Giving - Family Stories
People the Fuel Fund Has Helped
Denise and Charleswere living in a homeless shelter. Both had been unable to work full-time for quite a while. Charles had suffered a stroke and had to learn to walk again. Although they were able to find an apartment, the landlord would not allow them to move in until the electricity was turned on, and they had no money to pay for utilities. They turned to the local fuel fund for help. Thanks to the Fuel Fund and a local church, Denise and Charles were able to have service connected and are now living in their new home.
The professionally dressed womanat the meeting table was waiting for the Fuel Fund of Maryland's board meeting to begin. As the directors arrived, each noticed the newcomer, assuming she was a new board member, or a Community Assistance Network (CAN) staff. At the appropriate time the mystery woman was introduced. A recent recipient of Fuel Fund dollars, Ms. S. told her story—of a successful career, earning $55,000 a year, the joy of purchasing her first home—and then of divorce, job loss, and family illness. There was not a sound in the room as each board member absorbed how quickly one can become impoverished. CAN helped Ms. S. maintain her dignity, restore her electric service, and provide food for her family. Ms. S. helped the board of directors put a face on their mission.
Ms. White, a single parent with a hearing-impaired daughter, sought assistance from a local fuel fund to prevent her utility services from being terminated. The grant she received from the Fuel Fund was only a temporary solution, since Ms. White's real problem was lack of sufficient income to meet her basic needs. A counselor worked with Ms. White to create some goals to help her in her quest for self-sufficiency. After counseling and training, she was hired as a full time clerk/receptionist. The services provided by the local fuel fund have enabled Ms. White and her daughter to begin to live independent and happy lives.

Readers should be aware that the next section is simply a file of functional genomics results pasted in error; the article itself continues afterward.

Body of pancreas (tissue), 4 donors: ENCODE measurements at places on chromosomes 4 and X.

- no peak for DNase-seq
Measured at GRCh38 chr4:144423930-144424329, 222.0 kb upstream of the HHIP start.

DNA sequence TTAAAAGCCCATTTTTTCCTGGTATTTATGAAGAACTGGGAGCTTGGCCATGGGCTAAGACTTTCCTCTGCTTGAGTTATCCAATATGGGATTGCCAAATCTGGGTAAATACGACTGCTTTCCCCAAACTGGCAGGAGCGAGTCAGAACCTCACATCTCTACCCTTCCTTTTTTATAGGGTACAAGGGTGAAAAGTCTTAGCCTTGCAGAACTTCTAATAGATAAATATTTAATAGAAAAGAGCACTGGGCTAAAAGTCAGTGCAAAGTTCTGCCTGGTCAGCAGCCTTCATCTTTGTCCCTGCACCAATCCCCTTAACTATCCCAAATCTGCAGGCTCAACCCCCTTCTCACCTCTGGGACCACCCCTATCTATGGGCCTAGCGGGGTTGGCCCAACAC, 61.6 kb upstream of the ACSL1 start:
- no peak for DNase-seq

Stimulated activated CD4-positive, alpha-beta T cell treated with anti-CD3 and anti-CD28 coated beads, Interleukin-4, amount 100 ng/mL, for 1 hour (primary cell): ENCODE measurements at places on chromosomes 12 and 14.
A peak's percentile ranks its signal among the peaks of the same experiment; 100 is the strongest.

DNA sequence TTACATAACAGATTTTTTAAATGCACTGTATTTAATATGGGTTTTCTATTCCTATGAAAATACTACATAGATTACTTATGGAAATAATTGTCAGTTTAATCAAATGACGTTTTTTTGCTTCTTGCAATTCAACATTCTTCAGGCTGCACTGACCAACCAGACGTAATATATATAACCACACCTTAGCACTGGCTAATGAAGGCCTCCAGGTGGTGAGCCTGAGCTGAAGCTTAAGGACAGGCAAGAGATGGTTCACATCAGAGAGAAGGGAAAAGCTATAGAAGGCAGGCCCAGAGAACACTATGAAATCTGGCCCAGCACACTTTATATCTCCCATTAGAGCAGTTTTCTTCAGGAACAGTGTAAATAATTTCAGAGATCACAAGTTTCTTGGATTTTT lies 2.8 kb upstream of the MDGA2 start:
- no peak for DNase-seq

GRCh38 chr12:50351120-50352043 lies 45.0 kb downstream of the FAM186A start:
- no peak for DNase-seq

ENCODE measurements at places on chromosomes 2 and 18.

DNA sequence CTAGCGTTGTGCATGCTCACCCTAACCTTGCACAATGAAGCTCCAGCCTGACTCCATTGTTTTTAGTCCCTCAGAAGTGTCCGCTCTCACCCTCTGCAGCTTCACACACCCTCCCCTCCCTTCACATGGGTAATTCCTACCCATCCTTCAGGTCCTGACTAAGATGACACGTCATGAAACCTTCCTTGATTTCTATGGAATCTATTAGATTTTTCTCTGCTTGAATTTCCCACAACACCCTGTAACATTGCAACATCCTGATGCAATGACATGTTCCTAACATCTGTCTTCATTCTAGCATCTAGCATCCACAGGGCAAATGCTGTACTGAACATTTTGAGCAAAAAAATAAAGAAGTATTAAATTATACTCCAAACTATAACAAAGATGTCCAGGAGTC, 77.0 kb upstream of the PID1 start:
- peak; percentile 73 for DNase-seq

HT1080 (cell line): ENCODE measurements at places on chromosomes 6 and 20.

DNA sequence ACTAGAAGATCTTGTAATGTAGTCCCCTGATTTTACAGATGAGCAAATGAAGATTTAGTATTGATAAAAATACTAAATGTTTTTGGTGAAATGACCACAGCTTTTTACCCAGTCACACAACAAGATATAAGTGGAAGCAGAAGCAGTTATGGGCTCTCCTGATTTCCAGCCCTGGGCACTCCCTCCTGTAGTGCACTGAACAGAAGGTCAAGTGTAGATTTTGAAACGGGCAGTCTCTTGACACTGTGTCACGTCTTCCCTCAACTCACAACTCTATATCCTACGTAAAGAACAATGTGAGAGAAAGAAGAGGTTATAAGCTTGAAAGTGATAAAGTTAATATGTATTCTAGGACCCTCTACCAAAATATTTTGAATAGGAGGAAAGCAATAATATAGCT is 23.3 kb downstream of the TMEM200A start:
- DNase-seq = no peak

Waynecame to a local fuel fund after he was seriously injured at work. The tractor trailer he was driving was rear-ended. Out of work on medical leave for several months, Wayne received workers' compensation, which was far, far less than his regular pay. Julie, his wife, earned $6.15 an hour, not enough to make up the difference. Wayne and Julie quickly became behind on their bills. With help from the Fuel Fund and their faith community, Wayne and Julie brought their utility bill up-to-date and avoided a shutoff. The crisis passed, the family's finances are on the mend, and Wayne is returning to good health and will be back to work soon.